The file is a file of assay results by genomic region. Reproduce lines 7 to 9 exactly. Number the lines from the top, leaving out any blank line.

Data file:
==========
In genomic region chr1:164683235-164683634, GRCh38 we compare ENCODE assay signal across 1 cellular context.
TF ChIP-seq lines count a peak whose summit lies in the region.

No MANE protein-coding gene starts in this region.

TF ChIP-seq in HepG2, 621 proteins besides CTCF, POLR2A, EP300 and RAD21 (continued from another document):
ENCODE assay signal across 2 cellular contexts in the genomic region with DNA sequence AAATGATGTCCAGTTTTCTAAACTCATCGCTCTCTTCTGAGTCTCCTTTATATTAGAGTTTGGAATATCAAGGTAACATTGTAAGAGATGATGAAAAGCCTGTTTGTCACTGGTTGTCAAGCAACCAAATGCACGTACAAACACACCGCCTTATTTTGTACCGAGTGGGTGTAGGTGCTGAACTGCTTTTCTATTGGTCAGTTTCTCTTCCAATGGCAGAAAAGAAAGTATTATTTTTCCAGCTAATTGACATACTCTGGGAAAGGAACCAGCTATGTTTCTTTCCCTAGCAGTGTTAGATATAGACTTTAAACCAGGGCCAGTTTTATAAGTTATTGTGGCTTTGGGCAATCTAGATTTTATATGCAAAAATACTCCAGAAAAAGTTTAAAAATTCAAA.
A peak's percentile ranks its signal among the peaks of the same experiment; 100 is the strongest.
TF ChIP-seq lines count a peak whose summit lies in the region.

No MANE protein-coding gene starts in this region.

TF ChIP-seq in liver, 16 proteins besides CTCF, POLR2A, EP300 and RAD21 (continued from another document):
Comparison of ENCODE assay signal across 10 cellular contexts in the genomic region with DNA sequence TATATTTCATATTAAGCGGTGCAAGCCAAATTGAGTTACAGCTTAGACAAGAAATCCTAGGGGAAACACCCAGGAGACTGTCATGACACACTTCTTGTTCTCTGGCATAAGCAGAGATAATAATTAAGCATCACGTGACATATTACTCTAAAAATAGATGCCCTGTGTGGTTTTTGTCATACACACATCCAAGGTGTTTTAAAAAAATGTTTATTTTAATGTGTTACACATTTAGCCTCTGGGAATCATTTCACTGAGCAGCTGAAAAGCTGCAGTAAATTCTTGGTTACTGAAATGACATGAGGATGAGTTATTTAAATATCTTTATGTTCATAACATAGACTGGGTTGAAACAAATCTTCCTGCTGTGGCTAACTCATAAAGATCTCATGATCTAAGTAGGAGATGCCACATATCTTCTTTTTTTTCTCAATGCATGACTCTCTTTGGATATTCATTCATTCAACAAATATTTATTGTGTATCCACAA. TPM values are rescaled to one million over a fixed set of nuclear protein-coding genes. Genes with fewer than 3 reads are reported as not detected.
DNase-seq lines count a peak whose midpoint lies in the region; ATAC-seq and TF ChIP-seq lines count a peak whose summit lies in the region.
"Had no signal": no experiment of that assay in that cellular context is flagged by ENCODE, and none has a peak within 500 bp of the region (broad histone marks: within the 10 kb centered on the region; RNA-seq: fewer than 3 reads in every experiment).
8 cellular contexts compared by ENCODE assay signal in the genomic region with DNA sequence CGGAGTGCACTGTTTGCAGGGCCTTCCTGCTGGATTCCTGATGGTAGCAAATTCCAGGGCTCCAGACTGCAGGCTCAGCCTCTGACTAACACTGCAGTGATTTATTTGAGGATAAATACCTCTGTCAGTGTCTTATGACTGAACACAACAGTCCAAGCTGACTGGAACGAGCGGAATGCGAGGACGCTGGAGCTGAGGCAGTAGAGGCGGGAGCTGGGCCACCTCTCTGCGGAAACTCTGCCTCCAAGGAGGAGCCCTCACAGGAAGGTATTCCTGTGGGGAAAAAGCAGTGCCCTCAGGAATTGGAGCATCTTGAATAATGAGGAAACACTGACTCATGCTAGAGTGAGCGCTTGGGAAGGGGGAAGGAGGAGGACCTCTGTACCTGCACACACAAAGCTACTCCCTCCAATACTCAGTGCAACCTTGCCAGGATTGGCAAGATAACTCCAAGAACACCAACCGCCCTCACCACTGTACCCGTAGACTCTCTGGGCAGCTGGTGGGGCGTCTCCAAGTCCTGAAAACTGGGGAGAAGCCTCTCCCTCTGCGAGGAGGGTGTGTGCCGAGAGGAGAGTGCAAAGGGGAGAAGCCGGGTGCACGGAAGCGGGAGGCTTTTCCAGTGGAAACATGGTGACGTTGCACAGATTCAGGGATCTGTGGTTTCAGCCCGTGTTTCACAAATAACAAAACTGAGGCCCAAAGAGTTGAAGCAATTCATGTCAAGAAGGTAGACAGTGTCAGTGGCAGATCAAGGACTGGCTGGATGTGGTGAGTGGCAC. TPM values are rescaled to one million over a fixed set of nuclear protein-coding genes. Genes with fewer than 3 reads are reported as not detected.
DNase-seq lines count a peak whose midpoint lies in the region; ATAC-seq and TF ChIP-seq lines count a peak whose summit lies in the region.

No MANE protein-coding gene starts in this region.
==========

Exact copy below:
TF ChIP-seq lines count a peak whose summit lies in the region.

No MANE protein-coding gene starts in this region.

TF ChIP-seq in liver, 16 proteins besides CTCF, POLR2A, EP300 and RAD21 (continued from another document):